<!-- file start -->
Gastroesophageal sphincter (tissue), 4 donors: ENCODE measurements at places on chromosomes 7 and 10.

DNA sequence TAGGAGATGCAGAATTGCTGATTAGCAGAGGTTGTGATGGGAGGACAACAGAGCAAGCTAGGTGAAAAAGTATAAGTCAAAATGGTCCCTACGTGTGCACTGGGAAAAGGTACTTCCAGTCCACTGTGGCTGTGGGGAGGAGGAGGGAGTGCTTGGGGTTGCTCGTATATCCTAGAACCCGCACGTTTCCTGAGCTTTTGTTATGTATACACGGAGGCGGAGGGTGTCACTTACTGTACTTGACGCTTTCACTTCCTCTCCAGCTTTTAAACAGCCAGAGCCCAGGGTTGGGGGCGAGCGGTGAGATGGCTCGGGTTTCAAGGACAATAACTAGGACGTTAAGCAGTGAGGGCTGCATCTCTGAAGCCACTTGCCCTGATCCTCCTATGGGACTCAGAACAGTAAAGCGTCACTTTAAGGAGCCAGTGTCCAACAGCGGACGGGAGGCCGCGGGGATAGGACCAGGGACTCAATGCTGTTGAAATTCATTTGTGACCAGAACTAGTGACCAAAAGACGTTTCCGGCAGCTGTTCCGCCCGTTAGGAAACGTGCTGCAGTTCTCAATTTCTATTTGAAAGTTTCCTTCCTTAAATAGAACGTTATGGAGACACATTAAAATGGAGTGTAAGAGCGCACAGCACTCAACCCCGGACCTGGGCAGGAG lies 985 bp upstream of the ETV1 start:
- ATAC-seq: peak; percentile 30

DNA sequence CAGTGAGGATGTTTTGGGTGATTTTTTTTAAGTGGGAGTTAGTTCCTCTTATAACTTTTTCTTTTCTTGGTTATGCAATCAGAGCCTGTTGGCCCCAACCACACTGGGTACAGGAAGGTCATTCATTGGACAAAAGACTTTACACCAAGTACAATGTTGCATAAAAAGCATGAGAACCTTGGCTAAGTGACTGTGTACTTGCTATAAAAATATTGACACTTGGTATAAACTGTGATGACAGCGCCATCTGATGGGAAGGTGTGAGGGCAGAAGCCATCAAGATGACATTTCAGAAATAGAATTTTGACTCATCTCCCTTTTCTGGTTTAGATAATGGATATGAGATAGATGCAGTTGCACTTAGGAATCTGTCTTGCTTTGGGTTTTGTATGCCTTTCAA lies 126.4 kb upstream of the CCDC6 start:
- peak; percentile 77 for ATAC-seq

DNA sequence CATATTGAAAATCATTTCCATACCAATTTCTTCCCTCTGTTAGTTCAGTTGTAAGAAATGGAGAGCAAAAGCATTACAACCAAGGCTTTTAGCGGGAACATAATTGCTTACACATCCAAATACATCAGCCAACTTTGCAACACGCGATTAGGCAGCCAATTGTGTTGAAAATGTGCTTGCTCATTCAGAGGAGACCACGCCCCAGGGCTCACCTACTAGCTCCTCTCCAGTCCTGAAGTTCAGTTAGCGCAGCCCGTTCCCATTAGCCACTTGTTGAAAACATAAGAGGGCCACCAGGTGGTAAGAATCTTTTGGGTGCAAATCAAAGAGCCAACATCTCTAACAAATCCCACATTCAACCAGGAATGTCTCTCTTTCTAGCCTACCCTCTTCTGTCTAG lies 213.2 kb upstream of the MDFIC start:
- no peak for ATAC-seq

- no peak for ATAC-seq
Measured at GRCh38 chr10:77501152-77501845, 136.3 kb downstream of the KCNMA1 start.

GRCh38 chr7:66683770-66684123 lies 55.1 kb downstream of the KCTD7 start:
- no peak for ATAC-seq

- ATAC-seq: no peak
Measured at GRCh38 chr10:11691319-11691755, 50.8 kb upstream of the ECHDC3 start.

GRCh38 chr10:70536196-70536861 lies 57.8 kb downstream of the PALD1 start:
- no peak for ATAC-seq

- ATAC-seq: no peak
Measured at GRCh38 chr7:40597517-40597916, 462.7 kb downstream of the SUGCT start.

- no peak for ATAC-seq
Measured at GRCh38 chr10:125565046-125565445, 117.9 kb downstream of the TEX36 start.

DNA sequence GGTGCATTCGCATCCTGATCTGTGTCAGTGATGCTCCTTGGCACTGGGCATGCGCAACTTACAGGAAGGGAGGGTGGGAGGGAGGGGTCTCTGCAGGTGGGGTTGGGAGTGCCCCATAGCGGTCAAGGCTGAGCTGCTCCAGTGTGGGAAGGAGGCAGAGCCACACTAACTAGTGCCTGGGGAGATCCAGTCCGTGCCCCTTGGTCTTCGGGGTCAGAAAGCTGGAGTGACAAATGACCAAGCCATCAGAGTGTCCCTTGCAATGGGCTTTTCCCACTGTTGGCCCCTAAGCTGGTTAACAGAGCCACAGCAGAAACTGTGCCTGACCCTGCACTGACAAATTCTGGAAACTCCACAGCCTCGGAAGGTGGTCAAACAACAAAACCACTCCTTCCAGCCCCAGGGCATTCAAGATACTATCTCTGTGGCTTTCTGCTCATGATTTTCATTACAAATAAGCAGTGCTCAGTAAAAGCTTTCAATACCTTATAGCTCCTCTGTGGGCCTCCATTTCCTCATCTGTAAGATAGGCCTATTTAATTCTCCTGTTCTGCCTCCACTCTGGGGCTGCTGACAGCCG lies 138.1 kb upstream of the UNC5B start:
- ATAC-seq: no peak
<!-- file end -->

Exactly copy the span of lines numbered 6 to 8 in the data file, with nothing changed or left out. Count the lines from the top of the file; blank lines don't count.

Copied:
DNA sequence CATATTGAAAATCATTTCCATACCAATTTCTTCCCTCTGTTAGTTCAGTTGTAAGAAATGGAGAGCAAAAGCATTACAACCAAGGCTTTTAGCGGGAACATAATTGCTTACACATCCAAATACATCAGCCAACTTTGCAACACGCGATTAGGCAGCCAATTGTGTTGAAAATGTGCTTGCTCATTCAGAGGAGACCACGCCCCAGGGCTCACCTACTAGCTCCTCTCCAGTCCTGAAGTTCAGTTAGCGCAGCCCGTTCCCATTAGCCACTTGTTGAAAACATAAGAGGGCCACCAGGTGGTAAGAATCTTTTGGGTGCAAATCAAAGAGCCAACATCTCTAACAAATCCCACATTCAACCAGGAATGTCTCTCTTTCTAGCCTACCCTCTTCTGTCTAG lies 213.2 kb upstream of the MDFIC start:
- no peak for ATAC-seq

- no peak for ATAC-seq